By Clodagh and Dick Handscombe
Ensure you look for the differences
One of the things to take into account when purchasing a property in Spain and then planning and planting out a garden is the tremendous variations in climate that can occur within very short distances as well as between regions and the coastal strip, inland mountains and the central plains.
For instance we live 400 metres up on a south-facing slope of a 850 metre high mountain in a relatively narrow three kilometre long narrow valley twelve kilometres from the sea. Last winter we had no frost but gardens on the north-facing slope had many weeks of frost. We are never in the clouds but if it rains the next street 80 metres higher on the mountain disappears from view.
Our highest temperature in August was 37.5 degrees centigrade but three day’s latter we had cold gusting winds of 15 degrees for two hours and two kilometres away at the other end of the valley there were tennis ball sized hail stones that wiped out many allotments of tomatoes, squashes etc.
The next village ten kilometres away had no hail and temperatures of over 40 degrees at times this summer. The nearest town in that direction – just an additional 15 kilometres reached 50 degrees centigrade a few summers ago. Recognise that the hottest summer temperatures are higher inland than on the coast and vice versa in the winter.
For five years before 2004 we had mild winters and then there were exceptional two day spells of frosts. In 2005 the air temperatures were down below minus ten and our garden was blackened. It has taken until this year for some plants in the garden to recover – many of the subtropical plants having been killed. That frost – the worst for 25 to 50 years depending on ones situation – affected gardens from southern Andalusia to the Pyrenees. The info on the relative frost resistances of some 400 plants in our book Your Garden in Spain – From planning toplanting and maintenance are based on those times.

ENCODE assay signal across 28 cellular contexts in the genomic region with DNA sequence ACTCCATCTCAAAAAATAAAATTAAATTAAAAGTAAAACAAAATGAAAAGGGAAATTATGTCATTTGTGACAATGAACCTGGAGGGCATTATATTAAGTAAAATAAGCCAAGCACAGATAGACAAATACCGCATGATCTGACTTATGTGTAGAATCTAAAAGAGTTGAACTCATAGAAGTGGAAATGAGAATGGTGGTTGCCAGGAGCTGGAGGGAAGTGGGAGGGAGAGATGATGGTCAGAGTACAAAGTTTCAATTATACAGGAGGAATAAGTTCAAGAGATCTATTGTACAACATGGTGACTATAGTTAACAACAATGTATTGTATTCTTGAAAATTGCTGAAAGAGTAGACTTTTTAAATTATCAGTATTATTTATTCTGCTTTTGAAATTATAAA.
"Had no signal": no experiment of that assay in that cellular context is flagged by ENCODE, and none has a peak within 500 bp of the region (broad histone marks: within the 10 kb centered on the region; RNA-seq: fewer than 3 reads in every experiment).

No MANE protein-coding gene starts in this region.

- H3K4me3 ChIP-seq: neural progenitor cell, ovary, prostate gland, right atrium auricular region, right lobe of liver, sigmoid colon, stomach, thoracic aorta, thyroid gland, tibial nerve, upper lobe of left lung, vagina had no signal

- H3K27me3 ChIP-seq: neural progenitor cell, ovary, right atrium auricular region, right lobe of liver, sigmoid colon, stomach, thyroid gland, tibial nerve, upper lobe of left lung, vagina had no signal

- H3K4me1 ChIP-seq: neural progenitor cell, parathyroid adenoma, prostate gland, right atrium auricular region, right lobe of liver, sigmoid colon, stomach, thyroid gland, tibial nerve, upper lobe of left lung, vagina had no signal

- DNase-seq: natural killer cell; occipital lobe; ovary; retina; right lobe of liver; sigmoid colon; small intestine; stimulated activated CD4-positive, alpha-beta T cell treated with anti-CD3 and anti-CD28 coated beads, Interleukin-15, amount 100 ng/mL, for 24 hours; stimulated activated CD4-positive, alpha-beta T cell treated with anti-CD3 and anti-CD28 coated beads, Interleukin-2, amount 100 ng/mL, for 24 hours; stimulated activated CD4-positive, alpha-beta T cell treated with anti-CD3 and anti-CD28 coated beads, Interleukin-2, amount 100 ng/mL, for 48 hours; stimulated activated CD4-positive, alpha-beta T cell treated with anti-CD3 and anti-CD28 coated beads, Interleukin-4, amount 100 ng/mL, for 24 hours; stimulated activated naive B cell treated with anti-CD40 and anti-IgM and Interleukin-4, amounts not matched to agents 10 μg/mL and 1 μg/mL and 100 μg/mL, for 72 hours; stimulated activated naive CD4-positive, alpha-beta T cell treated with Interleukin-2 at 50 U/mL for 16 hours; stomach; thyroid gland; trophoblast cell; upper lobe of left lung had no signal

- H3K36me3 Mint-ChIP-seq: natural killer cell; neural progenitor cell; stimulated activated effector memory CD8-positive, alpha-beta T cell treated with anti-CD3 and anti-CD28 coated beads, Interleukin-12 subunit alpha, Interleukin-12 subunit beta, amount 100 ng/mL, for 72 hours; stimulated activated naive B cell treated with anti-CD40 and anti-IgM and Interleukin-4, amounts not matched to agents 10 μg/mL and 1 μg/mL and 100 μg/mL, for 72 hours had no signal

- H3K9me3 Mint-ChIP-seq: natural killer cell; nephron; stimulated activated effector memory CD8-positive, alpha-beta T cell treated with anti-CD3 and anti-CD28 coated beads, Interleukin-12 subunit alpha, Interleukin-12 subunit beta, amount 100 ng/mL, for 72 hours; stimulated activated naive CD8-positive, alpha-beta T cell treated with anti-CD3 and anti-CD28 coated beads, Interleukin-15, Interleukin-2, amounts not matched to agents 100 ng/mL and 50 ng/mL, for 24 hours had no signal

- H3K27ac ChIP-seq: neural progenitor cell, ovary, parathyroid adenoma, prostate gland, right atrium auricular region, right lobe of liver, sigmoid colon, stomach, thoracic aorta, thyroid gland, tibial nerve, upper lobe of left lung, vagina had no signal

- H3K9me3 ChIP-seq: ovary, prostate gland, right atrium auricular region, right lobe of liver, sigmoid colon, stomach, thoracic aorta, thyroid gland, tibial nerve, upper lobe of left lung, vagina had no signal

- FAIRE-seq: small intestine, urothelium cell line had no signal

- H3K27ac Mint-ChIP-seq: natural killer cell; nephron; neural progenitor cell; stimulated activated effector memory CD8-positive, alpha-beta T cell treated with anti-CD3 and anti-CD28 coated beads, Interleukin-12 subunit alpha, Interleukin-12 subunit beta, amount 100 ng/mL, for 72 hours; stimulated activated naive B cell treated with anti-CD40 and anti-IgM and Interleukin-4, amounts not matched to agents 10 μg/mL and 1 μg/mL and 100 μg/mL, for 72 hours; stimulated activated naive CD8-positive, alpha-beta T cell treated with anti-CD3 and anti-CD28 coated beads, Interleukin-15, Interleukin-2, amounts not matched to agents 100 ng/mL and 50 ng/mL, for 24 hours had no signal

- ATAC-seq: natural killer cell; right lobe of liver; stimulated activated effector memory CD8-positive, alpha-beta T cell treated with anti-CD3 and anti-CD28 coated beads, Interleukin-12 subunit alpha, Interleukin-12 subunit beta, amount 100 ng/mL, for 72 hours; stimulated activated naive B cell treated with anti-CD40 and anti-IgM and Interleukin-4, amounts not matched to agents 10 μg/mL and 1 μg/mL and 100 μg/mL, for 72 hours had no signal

Last Saturday the 7 th September the weather was sunny all day at home. Dick went on a gardeners outing a hundred kilometres inland and 2000 metres up and experienced freezing winds and a little snow! Naturally the plant populations at that height had adapted them selves to such climatic conditions as well as shallow rocky soil. There were no houses at that height but villages started at about 1500 metres.
Rain is another big variable we have had five months of drought in some years but on one occasion 67 centimetres in a day. 24 of those in an hour!
Re winds find out where your prevailing winds will come from especially the cold winter gales and scorching winds from the Sahara in the summer.
Take the weather into account
So make your key decisions on this readily available information by asking around. You won’t find the extremes mentioned in most tourist or real estate brochures.
- Chose a site that has the weather you are looking for. Windy ridges may have good views in fine weather but you may have no view at times.
- Chose plants that match the expected microclimate of your garden when a bare site and when you have established sheltering high hedges and trees.
- If you have a limited budget for plants play safe. If you have more money available and courage then try establishing subtropical plants which will survive in frost free places and for a few years in potentially frosty situations if a series of winters are mild.
There are still some exceptionally inexpensive houses on sale in Spain but often they are in areas that can have temperatures of minus twenty or more every few years and regular snow. They are not the sort of places that most expatriates consider. Especially if they are gardeners!
Your Garden in Spain includes not only details of some 400 of the most popular and easiest plants to establish but also recommendations for various types of situation.
Click on Our Books on Spanish Gardening for more information and a link to our publishers on line shop if you are not near a bookshop.
© Clodagh and Dick Handscombe September 2008